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Henrik Lundqvist has been named a finalist for the Vezina trophy again, for the fifth time in his career. Lundqvist won the award last year, and will look to be the first back to back winner since Martin Brodeur (06-07, 07-08). The other finalists are Sergei Bobrovsky (Columbus) and Antii Niemi (SJ).
Chuck Myers/Getty Images
For reasons unbeknownst to me, some members of the national media seem to be under the impression that Henrik Lundqvist has been a failure as a playoff goaltender.
I could understand that sentiment a little prior to last season, but a trip to the Eastern Conference Finals in 2012 should have quashed any conversation about Lundqvist’s postseason struggles.
Instead, an ugly stat had been making the rounds – Lundqvist has allowed three or more goals in 29 of his 58 playoff starts – and a suspect goal off the stick of Jason Chimera in Game One brought some of Lundqvist’s old critics out of the woodwork. Read more »
Greg Flume/Getty Images
After four days of anticipation, hand-wringing and analysis, the Rangers and Caps finally kicked off their Eastern Conference Quarterfinal series last night. And it was ugly. There’s no two ways around it, the boys were sloppy, undisciplined and flat out not ready to play this game. They were dominated for the first ten minutes of the game, and fell victim to taking far too many penalties. However, there were quite a few positives to take away from this game as evidence that this team can still win this series. Let’s talk it out…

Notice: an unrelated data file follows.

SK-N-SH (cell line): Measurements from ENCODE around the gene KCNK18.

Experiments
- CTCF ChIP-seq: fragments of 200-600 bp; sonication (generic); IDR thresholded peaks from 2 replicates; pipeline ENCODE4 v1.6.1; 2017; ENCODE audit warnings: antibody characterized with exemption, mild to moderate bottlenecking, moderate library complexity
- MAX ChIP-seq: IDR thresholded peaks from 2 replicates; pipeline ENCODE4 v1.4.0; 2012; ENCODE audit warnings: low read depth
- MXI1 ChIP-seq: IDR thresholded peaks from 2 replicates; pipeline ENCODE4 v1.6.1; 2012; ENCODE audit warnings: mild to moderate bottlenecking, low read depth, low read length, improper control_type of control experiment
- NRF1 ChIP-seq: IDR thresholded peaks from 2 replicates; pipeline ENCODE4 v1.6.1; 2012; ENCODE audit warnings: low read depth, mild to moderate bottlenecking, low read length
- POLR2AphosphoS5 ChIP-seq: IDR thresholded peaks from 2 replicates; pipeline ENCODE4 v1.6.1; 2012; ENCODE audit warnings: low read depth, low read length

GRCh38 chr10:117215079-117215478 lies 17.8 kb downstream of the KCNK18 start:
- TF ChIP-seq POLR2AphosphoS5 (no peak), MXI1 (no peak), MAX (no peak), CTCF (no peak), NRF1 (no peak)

The game was lost in a span of :46 seconds
Sure, Ovechkin tied the game on the powerplay. It was a penalty that shouldn’t even have been called. That’s hockey. The tide of this game was turned however, on two mistakes. The first, was a mental mistake between the pairing of Girardi and McDonagh in letting Marcus Johansson slip in behind them for a breakaway. The second was made by Henrik Lundqvist on Jason Chimera’s back-breaking third goal.
Forty-six seconds apart. There’s the whole game. The Blueshirts weathered the storm of the Capitals’ attack in the first period, scored a goal they didn’t really deserve, and found their legs in the later stages of the game. If not for these two mental breakdowns, we could have been heading to OT with some momentum in the Rangers’ favor. I know it’s unfair, and we are spoiled by Hank’s general excellence, but I’d like to see him stop that move from Johansson. He was off-balance and let the puck squeak through him. When the King is on his game, that puck is not in the net. Read more »
AP Photo/Frank Franklin II
The Rangers have gotten to know the Washington Capitals quite well in recent seasons, beyond the regular season. It goes without saying that there’s not likely to be many surprises facing either side entering this series, so what do the Rangers need to do to steal game one away and take away home ice advantage? Let’s look at the keys to victory for your New York Rangers.
This is the most obvious – and most crucial – aspect of the entire series, as it always is when taking on the Capitals. Without Marc Staal, who always does a great job defending Ovechkin, things will be different. Defending who is arguably the best player right now in the NHL will be done by committee.
The keys will be keeping Ovechkin to the outside, allowing Lundqvist to see the shot and not allow Ovechkin to enter the zone at speed as often as possible. Reports suggest Tortorella will split up McDonagh and Girardi to help negate Ovechkin. This will be key as the Caps look for matchup advantages throughout the series.